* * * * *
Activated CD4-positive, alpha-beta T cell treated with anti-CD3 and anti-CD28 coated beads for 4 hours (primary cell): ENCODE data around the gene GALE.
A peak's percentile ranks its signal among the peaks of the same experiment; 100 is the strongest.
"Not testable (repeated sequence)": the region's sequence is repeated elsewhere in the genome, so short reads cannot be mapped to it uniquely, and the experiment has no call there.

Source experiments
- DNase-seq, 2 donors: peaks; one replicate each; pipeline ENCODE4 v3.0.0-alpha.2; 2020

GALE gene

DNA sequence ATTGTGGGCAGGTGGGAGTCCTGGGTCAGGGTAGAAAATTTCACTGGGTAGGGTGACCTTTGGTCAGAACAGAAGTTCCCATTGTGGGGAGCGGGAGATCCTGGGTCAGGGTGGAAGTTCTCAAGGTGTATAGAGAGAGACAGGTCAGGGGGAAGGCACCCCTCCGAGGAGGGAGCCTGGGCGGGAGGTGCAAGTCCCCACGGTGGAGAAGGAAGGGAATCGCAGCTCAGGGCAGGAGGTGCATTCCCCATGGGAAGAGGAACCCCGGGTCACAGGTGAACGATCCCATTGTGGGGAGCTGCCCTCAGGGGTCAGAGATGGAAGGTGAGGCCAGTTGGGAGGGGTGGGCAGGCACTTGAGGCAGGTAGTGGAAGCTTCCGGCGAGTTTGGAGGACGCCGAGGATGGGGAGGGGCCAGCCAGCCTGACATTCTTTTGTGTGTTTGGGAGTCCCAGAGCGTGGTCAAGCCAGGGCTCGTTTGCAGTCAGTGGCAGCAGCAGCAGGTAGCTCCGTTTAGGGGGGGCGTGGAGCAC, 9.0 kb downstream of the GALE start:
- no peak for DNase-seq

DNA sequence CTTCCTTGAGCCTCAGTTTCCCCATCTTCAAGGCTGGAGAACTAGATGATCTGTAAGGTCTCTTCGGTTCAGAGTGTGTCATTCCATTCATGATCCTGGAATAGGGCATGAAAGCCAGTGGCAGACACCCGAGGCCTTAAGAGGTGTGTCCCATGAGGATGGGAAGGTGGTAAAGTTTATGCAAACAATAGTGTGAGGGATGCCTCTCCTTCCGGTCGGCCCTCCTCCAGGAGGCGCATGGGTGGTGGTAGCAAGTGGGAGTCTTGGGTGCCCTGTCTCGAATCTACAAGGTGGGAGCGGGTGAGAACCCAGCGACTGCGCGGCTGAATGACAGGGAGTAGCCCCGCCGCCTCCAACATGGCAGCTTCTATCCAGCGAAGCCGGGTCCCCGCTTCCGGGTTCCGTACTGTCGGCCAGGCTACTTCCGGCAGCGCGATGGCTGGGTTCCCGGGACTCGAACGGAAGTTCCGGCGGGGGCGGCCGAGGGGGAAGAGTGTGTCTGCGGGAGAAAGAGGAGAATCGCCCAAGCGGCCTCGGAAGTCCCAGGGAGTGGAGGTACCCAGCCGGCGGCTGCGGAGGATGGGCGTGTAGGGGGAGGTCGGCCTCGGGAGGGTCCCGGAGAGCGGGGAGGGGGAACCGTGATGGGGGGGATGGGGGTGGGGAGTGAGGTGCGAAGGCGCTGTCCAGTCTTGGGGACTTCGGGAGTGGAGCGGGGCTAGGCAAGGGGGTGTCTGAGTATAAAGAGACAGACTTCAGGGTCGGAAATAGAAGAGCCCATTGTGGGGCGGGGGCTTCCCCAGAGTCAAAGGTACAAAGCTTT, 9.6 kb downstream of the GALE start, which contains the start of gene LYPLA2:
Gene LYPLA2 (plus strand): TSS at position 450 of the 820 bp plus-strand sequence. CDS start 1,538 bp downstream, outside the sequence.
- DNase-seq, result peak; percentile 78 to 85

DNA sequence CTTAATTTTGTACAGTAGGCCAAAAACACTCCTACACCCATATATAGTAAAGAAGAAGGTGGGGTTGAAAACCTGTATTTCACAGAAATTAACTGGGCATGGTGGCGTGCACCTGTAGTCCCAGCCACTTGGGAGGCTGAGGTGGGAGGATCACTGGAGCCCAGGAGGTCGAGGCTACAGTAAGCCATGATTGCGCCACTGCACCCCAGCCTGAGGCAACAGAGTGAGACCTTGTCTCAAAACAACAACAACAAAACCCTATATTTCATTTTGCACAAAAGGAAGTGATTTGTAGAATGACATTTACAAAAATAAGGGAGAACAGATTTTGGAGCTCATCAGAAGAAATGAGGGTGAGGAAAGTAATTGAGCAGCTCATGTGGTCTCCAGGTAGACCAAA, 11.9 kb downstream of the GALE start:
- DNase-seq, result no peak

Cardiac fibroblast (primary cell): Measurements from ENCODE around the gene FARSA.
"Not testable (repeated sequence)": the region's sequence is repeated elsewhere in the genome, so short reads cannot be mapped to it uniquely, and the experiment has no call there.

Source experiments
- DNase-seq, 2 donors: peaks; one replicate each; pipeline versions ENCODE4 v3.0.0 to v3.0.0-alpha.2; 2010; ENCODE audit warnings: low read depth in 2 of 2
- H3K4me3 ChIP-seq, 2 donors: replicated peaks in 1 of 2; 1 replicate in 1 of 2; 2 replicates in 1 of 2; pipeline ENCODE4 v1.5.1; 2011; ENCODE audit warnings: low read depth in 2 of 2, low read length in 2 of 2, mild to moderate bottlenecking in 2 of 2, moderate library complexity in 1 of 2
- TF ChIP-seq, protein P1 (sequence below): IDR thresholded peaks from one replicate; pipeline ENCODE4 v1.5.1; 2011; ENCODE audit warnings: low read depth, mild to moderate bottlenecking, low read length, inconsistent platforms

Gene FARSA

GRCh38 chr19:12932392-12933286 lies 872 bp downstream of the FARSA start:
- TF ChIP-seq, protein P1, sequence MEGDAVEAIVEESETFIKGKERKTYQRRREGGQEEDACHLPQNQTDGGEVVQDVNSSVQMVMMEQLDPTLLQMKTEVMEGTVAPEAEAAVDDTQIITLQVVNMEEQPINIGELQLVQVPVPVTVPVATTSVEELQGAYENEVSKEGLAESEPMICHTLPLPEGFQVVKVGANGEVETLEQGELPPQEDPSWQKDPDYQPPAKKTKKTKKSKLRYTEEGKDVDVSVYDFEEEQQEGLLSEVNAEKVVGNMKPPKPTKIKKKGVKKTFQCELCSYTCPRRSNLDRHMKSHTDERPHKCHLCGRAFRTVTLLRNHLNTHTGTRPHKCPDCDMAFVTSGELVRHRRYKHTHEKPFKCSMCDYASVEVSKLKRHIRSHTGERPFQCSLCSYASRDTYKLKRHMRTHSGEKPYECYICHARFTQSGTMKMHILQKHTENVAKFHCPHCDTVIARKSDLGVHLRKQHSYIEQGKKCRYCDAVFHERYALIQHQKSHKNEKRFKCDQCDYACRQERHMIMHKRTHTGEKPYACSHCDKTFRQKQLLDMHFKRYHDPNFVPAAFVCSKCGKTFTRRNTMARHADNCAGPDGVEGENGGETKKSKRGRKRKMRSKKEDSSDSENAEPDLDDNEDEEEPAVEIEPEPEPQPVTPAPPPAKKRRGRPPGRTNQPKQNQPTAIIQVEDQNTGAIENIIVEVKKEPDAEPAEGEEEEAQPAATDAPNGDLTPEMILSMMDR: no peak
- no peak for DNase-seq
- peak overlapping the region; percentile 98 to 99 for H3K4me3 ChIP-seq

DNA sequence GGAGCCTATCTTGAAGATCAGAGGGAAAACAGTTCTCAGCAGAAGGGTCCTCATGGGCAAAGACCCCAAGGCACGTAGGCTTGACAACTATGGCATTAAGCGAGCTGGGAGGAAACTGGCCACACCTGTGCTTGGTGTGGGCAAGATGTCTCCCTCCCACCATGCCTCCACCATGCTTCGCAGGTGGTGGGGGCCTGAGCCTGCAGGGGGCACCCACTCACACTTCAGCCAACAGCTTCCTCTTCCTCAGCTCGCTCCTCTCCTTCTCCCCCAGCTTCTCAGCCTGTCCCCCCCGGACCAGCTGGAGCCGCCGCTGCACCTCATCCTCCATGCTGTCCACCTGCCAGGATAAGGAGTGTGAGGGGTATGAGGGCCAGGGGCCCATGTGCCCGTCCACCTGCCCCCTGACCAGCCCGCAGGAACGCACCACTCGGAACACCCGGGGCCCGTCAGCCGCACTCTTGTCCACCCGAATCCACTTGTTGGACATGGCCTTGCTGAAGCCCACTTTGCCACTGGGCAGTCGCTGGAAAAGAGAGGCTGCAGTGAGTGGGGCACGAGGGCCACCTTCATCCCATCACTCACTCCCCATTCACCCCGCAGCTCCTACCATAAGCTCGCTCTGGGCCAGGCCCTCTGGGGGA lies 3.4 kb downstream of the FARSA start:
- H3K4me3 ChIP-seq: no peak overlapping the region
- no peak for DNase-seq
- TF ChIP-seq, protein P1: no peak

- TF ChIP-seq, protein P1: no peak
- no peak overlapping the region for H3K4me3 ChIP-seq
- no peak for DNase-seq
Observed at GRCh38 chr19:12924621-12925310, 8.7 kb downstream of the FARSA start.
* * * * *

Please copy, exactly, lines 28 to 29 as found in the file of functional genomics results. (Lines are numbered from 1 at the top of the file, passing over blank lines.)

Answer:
- TF ChIP-seq, protein P1: no peak

- TF ChIP-seq, protein P1: no peak